Some commenters argued that NRSROs accessing arranger information should be required to provide confidentiality agreements to the arranger. While the SEC did not incorporate this requirement in the final rule, it indicated that it would be permissible for the arranger to employ a simple process to obtain a confidentiality agreement from non-hired NRSROs, such as a “click-through” confidentiality agreement that contains the same terms as the confidentiality agreement between the arranger and the hired NRSRO.

    The SEC has requested comment on whether it should undertake other measures that would allow non-hired NRSROs access to sufficient information to provide alternate credit ratings for structured finance products issued before the compliance date for these rules.

    Disclosure of 100% of Ratings Actions

    Among the earlier-adopted rules was a requirement that NRSROs post on their websites in XBRL format a random sample of 10% of their issuer-paid credit ratings and histories of ratings actions for each class of rating for which the NRSRO is registered and has issued 500 or more issuer-paid ratings. The SEC had proposed to also require that NRSROs disclose ratings actions for 100% of their current ratings that are paid for by the issuer, sponsor or underwriter (i.e., issuer-paid ratings) on their websites in an XBRL format, with a 12-month time lag for publicly disclosing any actions to help mitigate any loss of revenue from selling data feeds and downloadable packages of ratings actions.

    The SEC requested comment on whether this requirement should apply equally to issuer-paid and subscriber-paid credit ratings as well as unsolicited ratings, and based on commenters’ input, the final rules were broadened to include all credit ratings. In the SEC’s view, the purpose of the rule is to facilitate comparisons of ratings performance across all NRSROs, and excluding certain types of ratings could undermine this goal. The SEC acknowledged that this might result in the loss of some NRSRO revenue, but addressed this problem by increasing the time until a non-issuer-paid rating action is required to be disclosed from 12 months to 24 months. The SEC believes this longer period is appropriate because issuer-paid credit ratings are generally made publicly available anyway for a designated period of time, whereas NRSROs operating under the subscriber-paid model may only make their ratings available to paying subscribers. The SEC indicated its intent to monitor the impact of the rule on NRSRO revenues.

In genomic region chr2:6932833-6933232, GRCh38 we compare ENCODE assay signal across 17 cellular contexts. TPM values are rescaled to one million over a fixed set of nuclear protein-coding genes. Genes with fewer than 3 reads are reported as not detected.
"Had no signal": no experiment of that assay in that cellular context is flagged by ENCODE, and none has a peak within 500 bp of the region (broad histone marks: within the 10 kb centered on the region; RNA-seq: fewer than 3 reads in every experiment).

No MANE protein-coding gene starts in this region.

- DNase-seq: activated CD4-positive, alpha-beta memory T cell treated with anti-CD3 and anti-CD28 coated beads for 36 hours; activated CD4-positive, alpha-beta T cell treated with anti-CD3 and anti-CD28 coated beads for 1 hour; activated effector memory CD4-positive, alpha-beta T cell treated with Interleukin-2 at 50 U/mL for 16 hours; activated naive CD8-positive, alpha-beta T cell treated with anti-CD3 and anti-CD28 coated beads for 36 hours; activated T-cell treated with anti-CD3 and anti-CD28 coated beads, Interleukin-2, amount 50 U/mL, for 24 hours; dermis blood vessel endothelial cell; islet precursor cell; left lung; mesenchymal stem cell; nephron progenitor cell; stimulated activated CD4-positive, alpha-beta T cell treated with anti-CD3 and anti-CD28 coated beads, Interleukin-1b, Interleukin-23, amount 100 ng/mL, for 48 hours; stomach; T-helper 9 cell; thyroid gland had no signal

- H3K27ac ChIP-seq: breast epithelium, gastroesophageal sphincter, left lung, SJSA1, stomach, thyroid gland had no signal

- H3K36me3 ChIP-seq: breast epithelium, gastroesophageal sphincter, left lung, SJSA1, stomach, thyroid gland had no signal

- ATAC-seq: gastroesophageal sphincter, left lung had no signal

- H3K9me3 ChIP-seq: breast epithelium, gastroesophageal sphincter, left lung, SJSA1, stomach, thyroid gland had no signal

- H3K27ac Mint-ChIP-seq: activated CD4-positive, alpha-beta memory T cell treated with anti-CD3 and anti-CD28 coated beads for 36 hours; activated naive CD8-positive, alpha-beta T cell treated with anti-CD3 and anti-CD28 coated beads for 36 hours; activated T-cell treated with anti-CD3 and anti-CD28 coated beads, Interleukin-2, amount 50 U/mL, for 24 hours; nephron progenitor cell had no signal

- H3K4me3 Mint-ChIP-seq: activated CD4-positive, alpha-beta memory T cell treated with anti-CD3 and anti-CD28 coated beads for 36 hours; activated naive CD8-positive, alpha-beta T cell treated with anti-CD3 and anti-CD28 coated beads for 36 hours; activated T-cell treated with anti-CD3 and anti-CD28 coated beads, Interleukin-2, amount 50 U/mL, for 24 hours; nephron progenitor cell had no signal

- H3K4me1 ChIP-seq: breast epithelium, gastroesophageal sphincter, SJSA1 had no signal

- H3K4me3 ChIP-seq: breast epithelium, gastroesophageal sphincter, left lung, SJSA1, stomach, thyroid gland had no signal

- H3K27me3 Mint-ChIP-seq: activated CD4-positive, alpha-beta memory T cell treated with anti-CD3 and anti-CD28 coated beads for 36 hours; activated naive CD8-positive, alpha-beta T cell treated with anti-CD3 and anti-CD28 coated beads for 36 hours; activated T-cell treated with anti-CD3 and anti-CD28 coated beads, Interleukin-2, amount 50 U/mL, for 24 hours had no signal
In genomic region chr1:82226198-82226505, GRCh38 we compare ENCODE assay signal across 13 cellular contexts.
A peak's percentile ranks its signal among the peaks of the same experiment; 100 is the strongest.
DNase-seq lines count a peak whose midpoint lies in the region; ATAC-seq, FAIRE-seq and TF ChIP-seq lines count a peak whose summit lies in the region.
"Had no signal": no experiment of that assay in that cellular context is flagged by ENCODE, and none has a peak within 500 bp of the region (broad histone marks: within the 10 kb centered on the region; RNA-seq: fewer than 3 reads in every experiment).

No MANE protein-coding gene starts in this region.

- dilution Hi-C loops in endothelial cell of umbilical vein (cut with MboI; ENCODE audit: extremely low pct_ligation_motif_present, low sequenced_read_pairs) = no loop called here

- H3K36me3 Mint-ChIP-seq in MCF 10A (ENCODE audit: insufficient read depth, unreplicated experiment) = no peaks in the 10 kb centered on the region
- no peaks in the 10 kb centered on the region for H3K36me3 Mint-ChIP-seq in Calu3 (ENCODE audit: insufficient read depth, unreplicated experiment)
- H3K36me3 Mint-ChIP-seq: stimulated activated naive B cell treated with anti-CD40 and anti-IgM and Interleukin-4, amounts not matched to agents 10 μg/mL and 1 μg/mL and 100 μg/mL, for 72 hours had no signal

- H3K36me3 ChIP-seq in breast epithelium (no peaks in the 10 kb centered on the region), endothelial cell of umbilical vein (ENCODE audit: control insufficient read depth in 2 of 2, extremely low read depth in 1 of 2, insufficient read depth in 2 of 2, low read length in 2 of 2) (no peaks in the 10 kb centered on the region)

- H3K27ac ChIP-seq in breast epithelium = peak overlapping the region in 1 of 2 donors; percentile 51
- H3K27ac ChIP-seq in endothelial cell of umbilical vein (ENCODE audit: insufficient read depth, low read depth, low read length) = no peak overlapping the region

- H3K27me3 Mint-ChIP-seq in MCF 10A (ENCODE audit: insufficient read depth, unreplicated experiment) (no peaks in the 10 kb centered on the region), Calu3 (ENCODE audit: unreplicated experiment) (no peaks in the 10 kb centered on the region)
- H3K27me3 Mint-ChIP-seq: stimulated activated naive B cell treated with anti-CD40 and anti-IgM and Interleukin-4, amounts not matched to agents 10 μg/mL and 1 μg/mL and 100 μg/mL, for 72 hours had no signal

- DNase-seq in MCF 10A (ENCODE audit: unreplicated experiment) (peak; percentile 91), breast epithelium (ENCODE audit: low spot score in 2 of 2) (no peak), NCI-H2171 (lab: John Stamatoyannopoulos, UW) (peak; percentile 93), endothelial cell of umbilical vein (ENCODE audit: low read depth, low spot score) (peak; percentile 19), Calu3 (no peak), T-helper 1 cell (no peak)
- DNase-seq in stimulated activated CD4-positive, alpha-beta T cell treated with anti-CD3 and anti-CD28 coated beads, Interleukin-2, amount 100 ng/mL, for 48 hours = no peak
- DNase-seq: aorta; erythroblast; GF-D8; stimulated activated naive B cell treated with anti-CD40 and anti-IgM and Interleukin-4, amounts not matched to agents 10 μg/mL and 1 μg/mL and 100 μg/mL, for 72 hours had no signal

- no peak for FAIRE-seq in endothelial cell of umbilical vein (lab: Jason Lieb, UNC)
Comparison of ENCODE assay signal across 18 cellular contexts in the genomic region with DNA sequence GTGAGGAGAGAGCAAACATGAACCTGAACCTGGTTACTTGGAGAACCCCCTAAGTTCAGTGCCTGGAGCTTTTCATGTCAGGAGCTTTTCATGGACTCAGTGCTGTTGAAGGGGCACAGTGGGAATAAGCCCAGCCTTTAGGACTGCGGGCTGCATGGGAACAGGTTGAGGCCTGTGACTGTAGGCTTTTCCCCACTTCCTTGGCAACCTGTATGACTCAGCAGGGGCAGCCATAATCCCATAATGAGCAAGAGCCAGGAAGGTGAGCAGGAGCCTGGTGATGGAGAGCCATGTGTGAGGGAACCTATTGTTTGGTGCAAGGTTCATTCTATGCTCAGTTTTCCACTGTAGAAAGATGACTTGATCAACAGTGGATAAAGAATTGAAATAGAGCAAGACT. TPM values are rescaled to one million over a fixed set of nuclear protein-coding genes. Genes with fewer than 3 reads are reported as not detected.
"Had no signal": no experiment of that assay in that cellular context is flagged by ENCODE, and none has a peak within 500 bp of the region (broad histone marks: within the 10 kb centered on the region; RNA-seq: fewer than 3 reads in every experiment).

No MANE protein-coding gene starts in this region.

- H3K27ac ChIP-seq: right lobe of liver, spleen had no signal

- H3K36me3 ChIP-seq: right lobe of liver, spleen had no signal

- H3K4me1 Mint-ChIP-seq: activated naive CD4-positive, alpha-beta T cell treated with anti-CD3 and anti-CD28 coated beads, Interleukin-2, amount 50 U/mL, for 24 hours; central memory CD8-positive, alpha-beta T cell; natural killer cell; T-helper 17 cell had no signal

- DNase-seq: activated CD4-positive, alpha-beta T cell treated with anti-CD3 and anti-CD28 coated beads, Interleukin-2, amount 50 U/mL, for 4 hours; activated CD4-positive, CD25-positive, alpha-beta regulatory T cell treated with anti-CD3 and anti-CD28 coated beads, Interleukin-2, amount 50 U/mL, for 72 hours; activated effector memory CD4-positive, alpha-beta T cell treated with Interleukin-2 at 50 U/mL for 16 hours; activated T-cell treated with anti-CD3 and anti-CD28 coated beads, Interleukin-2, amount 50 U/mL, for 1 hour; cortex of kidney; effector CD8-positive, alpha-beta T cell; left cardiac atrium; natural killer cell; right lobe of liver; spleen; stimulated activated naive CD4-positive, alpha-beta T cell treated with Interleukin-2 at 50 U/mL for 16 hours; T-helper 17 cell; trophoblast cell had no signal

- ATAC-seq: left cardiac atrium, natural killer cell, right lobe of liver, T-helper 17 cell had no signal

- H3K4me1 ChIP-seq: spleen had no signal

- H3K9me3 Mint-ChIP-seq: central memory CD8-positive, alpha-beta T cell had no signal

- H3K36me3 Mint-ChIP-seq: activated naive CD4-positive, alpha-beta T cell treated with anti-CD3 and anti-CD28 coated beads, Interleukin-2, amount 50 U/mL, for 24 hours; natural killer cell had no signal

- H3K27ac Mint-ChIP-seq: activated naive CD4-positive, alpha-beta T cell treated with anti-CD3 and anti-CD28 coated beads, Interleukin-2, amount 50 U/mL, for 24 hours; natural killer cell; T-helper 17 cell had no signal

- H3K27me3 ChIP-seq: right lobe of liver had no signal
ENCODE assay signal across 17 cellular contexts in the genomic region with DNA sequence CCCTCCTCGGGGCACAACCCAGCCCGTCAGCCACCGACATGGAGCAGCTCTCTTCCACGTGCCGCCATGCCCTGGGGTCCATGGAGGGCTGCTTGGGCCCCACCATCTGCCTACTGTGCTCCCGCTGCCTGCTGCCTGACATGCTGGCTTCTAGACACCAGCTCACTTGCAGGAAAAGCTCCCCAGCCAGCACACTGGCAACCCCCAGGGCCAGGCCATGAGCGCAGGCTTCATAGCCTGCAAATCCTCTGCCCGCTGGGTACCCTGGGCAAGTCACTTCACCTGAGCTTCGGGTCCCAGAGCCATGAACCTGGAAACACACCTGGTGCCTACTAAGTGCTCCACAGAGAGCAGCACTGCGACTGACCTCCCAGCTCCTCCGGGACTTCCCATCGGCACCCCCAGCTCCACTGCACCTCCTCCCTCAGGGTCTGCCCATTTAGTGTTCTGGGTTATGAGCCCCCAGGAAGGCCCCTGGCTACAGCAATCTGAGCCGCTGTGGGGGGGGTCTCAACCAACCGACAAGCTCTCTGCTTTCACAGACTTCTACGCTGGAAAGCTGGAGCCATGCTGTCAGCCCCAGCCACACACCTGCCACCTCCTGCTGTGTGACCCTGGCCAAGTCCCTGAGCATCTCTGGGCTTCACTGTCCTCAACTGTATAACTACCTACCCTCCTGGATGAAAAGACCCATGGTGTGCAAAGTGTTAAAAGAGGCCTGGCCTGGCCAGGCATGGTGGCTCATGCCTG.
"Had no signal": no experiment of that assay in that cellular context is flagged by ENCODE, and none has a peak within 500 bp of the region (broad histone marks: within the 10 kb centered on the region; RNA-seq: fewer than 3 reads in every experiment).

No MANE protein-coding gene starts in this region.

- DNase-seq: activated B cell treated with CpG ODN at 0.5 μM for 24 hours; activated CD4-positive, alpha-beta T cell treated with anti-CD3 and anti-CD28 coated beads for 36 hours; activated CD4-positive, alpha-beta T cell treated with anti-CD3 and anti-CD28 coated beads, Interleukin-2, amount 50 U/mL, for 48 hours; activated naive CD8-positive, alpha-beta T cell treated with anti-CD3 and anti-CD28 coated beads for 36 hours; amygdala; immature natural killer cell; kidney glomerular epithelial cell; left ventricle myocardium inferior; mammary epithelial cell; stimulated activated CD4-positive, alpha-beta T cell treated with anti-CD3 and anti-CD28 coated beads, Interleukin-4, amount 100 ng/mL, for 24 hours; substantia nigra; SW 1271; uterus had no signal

As proposed, this requirement will begin with ratings initially determined on or after June 26, 2007, the effective date of the Credit Rating Agency Reform Act of 2006. The requirement that the information be provided in XBRL format is delayed until 60 days after the SEC publishes a “List of XBRL Tags for NRSROs” — until that time, an NRSRO may publish the required data in an interactive data file in any machine-readable format.

    Conforming Changes to Regulation FD

    Regulation FD requires that an issuer, or any person acting on its behalf, publicly disclose material nonpublic information if the information is disclosed to certain specified persons. Currently, one exception to this requirement is disclosure of information to an entity whose primary business is the issuance of credit ratings, so long as the information is disclosed solely for the purpose of developing a rating and the entity’s ratings are publicly available. The SEC has adopted, substantially as proposed, an expansion of this provision to permit the disclosure of material nonpublic information to NRSROs even if their ratings are not public. According to the SEC, this change will accommodate both subscriber-based NRSROs that do not make their ratings publicly available for free, as well as NRSROs that access information under the new disclosure rules but which do not ultimately issue a rating.